Viewing of premium video is certainly fragmented. But the same holds true for selling ad inventory programmatically, regardless of whether “pipes are connected” from the desktop all the way to set-top box video on demand.
“There are different levels of maturity in terms of the ease or liquidity of programmatic transactions and there are different challenges across each of them,” says Neil Smith, who handles programmatic digital as SVP, Markets, at the industry’s most complete advertising management system FreeWheel.
With many publishers of premium desktop inventory sold programmatically, it’s less about infrastructure and audiences. In a broad ecosystem with lots of long-tail, non-premium video, the big concerns are “how do you surface the right information and package that inventory up so that advertisers can find that inventory that meets their needs and ultimately really extracts more value from the inventory,” Smith says in this interview with Beet.TV.
On the other end of the spectrum are set-top box VOD and OTT platforms. With the former, “all of the pipes aren’t even connected yet,” Smith says. “We’re still at that stage of enabling dynamic ad insertion in those platforms so you can even engage in programmatic transactions.”
Things are a bit better with OTT devices but measurement is limited. “So we have kind of a fragmented world in terms of viewership but also very fragmented in terms of capabilities.”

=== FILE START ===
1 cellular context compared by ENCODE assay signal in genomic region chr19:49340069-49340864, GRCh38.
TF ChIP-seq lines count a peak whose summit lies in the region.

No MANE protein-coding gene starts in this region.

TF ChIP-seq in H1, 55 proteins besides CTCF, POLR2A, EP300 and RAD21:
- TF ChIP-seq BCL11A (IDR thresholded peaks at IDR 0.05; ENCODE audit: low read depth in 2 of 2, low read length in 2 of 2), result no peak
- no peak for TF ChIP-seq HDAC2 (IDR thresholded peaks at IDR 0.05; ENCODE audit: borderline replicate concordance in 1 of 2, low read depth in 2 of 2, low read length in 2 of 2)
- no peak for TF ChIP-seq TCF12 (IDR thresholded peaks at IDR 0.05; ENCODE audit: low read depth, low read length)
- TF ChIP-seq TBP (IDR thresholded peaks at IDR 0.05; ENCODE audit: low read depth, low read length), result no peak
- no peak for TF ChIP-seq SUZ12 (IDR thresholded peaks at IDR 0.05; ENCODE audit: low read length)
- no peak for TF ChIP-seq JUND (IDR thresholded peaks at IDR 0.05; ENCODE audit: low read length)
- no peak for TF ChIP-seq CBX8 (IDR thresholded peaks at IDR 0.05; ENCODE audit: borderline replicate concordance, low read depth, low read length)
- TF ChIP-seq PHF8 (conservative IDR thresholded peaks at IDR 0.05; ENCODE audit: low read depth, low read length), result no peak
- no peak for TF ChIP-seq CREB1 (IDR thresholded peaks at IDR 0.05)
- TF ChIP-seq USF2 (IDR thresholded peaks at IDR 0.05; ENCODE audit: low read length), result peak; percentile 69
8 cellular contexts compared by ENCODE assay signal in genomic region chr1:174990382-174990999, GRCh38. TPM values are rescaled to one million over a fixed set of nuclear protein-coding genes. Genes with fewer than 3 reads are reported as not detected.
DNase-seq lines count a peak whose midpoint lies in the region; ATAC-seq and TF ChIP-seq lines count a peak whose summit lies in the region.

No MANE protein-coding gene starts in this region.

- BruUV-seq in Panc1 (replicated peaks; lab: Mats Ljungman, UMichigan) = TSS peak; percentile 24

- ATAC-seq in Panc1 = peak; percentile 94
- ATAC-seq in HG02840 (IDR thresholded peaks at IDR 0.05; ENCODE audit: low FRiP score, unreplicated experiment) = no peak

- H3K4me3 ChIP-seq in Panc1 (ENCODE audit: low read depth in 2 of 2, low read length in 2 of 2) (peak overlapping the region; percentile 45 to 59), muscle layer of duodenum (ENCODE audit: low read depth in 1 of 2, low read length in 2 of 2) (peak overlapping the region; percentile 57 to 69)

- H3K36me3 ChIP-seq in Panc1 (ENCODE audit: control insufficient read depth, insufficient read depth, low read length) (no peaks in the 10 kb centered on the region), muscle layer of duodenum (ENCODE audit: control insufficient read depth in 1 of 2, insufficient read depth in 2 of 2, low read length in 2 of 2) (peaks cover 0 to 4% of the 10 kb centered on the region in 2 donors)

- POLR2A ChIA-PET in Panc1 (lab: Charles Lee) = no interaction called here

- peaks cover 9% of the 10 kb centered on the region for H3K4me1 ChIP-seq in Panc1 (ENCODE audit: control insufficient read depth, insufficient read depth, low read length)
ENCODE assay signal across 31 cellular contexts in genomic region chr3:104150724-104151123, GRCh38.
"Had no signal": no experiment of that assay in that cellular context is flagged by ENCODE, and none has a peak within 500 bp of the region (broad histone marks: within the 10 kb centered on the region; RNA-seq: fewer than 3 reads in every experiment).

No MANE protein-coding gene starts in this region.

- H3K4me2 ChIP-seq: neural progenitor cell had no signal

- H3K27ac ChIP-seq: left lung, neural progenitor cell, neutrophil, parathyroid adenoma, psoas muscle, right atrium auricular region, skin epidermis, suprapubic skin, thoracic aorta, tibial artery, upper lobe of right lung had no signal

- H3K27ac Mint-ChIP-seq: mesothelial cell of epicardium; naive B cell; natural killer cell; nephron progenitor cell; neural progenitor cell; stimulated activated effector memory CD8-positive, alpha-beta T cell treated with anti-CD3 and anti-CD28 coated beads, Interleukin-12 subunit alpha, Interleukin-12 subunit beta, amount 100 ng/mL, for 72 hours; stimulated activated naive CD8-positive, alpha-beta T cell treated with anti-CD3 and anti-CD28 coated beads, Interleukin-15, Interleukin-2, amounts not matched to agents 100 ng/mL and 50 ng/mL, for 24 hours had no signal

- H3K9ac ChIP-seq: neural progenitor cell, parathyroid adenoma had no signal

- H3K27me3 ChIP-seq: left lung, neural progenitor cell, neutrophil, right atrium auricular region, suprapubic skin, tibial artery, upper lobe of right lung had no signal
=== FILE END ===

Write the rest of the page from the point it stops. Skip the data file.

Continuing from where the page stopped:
Within FreeWheel’s customer base, most view programmatic as “a transaction model,” Smith says. While traditional insertion orders supplement programmatic channels, “When they’re doing it through programmatic channels, they’re definitely gravitating more to private marketplaces.”
Reasons for this include personal relationships between buyers and sellers and sellers seeking unique information about inventory to match up with their objectives. “We do see publishers start to dabble with the more open world, but it’s done using as much control as possible with regard to what inventory is made available and what information about that inventory is made available,” Smith explains.
One of the challenges of expanding OTT device inventory in a fully open market is a lack of information about the inventory—owing partly to a lack of personal relationships. “If you don’t have all of those audience measurement capabilities that you can pass, the buying in an open marketplace is much more difficult,” Smith says. “We’re seeing some success with desktop there, but really for the platforms that are emerging that almost has to be sold through private marketplaces today.”
Another emerging trend Smith notes is programmatic guarantees involving “the idea of a traditional Upfront deal that’s executed on an IO basis” but run through “a programmatic pipe.”
Asked where things might progress in the next 12 months, Smith hopes for less fragmented programmatic capabilities and better measurement, leading to convergence of linear and other premium video “so that publishers can monetize it as a unified pool but also marketers can access their target audience across any screen.”
He believes that FreeWheel both from the digital and linear side “is in a great position to make that happen for the ecosystem.”
This interview was recorded in Manhattan as part of the Comcast/FreeWheel 2017 U.S. Client Summit “Unifying The New TV Ecosystem.” This series of videos from the summit is presented by FreeWheel.